Researchers turn an entire human arm into a touchscreen

Engineers have been looking for new ways to expand the traditional touchscreen, whether on a smartwatch or smartphone, for a while. When mere projections onto hard surfaces aren’t enough, you could always turn to human body parts.

Carnegie Mellon University researchers from the Human-Computer Interaction Institute’s Future Interfaces Group have done just that by developing a wearable technology called SkinTrack that allows for continuous touch tracking on the hands and arms. The technology is capable of detecting touches at discrete locations on the skin that act similar to buttons or slider controls.`

(Image Credit: Future Interfaces Group, Carnegie Mellon University)
(Image Credit: Future Interfaces Group, Carnegie Mellon University)

Other attempts at developing a touchscreen like this involved the use of flexible overlays, interactive textiles and projector/camera combinations, but SkinTrack, only requires that the user wear a special ring, which disperses a low-energy, high-frequency signal through the skin when the finger touches or just gets close to the surface.

“The great thing about SkinTrack is that it’s not obtrusive; watches and rings are items that people already wear every day,” said Yang Zhang, a first-year Ph.D. student in HCII.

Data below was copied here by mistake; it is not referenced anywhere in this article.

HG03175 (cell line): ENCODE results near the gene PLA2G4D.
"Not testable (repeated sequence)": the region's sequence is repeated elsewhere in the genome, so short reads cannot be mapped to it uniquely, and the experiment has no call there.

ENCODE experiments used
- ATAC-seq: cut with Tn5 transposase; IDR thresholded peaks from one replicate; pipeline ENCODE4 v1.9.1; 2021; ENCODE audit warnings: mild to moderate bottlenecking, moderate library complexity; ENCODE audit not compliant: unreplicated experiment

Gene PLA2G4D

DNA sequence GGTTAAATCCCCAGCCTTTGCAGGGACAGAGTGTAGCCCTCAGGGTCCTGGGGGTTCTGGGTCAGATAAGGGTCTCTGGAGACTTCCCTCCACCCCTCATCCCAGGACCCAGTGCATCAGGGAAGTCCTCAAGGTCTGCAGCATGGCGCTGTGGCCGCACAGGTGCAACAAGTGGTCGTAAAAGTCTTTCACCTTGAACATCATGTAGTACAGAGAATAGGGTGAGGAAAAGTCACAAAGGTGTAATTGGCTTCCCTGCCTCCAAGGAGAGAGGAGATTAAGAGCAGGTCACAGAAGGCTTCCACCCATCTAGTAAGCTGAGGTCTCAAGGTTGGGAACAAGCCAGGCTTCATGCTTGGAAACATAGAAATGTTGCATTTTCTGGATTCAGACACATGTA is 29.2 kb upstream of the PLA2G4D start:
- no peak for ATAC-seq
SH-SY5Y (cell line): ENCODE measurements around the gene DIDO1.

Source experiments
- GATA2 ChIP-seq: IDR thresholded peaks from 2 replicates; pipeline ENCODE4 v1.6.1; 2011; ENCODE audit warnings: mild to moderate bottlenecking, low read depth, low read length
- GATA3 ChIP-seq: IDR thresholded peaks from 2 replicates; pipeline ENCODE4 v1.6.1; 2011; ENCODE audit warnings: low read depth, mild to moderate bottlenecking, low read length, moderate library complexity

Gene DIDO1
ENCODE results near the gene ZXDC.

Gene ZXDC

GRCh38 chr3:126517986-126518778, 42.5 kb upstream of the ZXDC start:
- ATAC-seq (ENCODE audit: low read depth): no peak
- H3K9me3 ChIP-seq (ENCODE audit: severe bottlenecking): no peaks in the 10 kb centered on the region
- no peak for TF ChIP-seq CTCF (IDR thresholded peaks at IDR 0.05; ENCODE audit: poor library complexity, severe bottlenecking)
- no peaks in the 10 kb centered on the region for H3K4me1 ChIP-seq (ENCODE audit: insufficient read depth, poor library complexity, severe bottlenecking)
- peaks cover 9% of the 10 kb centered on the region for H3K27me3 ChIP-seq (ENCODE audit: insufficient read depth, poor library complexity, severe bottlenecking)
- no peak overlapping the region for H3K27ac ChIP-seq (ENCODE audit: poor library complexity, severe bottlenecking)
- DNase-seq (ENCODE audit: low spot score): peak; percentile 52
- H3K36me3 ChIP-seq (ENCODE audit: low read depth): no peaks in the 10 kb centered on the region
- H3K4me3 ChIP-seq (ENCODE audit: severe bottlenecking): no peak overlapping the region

The researchers wanted to expand the screen of digital devices because their screens are so tiny and your fingers tend to block the screens during use.

“SkinTrack makes it possible to move interactions from the screen onto the arm, providing much larger interface,” said Chris Harrison, assistant professor in the HCII and adviser to the research. The user wears a ring that produces a high-frequency electrical signal. When the finger gets near to the skin or touches the skin, that signal propagates through the skin.

How they did it

The team integrated electrodes into the watch’s strap so they could pinpoint the source of those electromagnetic waves. Electrodes that correspond to the 12 o’clock and 6 o’clock positions on the watch, for example, can detect phase differences that can determine the position of the finger along the width of the arm.

What the researchers found was that they could determine when the finger was touching the skin at a 99% accuracy rate and then they could resolve the location of the touches within just a few millimeters. Their results compared well with other on-body finger-tracking systems and approaches touchscreen-like accuracy.


The researchers demonstrated that SkinTrack could be used as a game controller, to scroll through lists on the smartwatch, zoom in and out of onscreen maps, and even draw. They also implemented a number pad to display additional applications.

The system is not perfect though. One major challenge is keeping the ring powered. Factors such as sweat and hydration also tend to change the signals if the device is worn for long periods of time.

So far, there’s no evidence that suggests that the radio frequency signals used by SkinTrack have any health effects.

Story via Eurekalert.

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